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Thai Military Deploys Drones to Monitor Borders for Illegal Crossings

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The military in northern Thailand is stepping up border surveillance by deploying drones and ultraviolet cameras at its borders. This comes after at least 16 people who illegally crossed the borders and avoided the mandatory 14-day quarantine have tested positive for coronavirus.

The Army said more drones will be flown over natural borders between Thailand and Myanmar to detect illegal entries in the lead up to the New Year festive season.

Drones will be used on aerial patrols along the border with Myanmar, especially over natural crossings, to detect illegal border crossers and prevent the spread of COVID-19, said Maj-Gen Chakrapong Chanpengpen of the Royal Thai Armed Forces’ Security Emergency Situation Operations Center.

He said other than drones, other measures also included installation of more surveillance cameras and barriers such as barbed wire fences to limit the number of entry points, especially in Chiang Rai.

Near the border, combined teams of police, military and defence volunteers are posted to conduct searches of vehicles, he said.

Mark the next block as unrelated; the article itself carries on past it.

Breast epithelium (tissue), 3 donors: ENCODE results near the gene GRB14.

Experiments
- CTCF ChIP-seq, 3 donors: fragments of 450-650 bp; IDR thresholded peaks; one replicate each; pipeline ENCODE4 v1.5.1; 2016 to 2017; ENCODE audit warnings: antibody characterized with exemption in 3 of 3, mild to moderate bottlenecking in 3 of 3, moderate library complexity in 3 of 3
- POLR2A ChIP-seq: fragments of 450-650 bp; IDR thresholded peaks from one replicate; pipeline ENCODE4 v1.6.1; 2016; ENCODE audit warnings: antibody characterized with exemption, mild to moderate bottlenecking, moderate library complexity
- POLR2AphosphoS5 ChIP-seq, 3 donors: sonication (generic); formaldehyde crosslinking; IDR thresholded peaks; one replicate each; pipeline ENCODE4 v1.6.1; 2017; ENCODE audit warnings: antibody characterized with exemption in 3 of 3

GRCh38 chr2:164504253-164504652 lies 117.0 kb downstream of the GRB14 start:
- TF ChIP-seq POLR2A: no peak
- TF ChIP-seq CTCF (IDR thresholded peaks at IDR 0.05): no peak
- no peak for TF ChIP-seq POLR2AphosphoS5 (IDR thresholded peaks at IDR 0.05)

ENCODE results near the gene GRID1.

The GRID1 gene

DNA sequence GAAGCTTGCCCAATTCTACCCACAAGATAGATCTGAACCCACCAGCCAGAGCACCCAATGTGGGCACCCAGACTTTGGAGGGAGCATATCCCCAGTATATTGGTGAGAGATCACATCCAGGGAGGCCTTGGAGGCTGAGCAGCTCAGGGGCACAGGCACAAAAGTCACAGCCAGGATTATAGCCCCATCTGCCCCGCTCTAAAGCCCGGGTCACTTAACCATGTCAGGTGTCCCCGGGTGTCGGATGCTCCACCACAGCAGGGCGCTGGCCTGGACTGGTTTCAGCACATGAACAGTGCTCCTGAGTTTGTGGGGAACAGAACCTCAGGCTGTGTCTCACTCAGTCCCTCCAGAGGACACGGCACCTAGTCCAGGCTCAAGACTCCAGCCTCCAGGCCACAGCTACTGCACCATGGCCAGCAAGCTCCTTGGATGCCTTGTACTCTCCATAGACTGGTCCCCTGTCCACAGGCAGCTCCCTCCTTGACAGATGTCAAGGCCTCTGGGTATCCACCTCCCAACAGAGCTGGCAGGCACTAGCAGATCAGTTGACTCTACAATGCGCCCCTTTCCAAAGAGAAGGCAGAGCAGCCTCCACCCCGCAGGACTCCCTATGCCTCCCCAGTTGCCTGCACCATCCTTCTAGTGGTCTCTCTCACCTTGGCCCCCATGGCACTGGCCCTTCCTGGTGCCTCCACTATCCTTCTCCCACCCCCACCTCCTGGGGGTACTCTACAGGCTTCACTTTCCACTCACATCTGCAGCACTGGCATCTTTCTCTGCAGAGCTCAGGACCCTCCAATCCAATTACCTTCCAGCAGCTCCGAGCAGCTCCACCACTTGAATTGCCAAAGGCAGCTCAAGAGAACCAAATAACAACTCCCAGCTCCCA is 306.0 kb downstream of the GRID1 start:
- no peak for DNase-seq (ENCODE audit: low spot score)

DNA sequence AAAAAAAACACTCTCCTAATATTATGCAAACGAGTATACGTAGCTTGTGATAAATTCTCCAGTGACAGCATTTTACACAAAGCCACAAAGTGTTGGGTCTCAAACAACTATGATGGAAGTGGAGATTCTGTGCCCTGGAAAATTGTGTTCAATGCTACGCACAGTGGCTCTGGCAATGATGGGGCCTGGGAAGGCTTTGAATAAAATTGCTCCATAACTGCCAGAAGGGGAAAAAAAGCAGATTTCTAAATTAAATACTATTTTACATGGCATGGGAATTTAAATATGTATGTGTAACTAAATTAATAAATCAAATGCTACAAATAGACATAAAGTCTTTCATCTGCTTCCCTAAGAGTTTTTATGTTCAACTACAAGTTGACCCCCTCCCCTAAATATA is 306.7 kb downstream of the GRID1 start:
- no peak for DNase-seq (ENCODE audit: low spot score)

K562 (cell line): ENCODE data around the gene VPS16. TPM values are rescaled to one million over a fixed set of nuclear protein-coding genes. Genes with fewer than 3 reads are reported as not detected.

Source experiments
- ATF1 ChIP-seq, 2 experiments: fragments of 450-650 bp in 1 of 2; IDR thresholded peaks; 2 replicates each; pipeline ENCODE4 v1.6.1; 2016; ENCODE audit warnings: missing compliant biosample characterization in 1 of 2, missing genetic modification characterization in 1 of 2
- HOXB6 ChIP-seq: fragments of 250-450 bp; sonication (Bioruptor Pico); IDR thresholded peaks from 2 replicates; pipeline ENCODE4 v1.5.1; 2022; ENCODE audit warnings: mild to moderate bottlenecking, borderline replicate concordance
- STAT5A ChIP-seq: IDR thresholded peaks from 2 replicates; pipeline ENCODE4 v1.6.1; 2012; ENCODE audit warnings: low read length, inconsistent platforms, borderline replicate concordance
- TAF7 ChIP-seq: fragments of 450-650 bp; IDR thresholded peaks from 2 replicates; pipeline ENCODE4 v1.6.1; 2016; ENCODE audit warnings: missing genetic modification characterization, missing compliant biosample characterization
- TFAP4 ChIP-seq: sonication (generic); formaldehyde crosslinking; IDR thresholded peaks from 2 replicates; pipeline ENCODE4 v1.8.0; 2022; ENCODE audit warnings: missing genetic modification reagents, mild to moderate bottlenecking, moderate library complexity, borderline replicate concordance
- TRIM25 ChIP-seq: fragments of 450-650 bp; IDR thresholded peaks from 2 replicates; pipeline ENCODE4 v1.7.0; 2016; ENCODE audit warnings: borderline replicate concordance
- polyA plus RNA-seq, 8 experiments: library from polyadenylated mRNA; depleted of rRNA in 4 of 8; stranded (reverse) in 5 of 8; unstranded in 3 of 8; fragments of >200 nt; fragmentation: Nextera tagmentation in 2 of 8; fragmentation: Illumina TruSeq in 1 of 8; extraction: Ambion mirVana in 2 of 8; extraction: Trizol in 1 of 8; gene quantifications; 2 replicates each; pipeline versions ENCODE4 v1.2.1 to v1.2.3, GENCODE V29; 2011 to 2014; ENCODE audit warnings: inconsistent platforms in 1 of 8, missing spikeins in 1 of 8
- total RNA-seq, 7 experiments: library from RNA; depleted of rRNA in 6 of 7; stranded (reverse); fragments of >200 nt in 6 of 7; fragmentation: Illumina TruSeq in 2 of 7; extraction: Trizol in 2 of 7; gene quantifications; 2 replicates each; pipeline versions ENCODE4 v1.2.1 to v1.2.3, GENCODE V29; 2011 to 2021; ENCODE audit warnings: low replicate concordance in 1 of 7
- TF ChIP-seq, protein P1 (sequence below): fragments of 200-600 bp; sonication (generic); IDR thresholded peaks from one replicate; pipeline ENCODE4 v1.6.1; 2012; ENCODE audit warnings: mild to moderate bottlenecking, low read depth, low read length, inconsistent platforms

Thailand-Myanmar border is one of the key challenges for authorities to curb infection risks as the 1,500-mile boundary runs through mostly mountainous forests and uninhabited areas, making it difficult for surveillance. Military, police and volunteers have now been deployed to enforce stricter control of border areas.

Covid-19 surge has hurt domestic tourism

The Center for COVID-19 Situation Administration on Monday reported that a total of 38 COVID-19 infections, linked to Thai returnees from Myanmar’s Thachilek township, have been reported so far in seven provinces, with Chiang Rai having the most at 26. At least five of the infected have sneaked into Thai soil to flout quarantine rules.

Total cases in Thailand stands at 4,126 where authorities have managed to virtually eradicated the pathogen domestically, with the majority of recent cases found in quarantine among people arriving from other countries. Myanmar, on the other hand, has seen spikes in infections over the past several weeks, adding more than 1,000 each day.

The Covid-19 surge has already hurt domestic tourism, with some travelers canceling their planned long weekend trips to the northern region, which borders Myanmar. Any shutdown of border crossings between the two countries could also hurt Thailand’s trade and the economic activities of border towns.

According to Bloomberg, Thailand received about 1,200 foreign tourists in October, the first set of visitors in six months after authorities unveiled a special long-stay tourist visa to revive the battered industry. A revival in tourism, which netted more than $60 billion in revenue from about 40 million visitors in 2019, is seen as key to returning the nation’s economy to the pre-pandemic levels.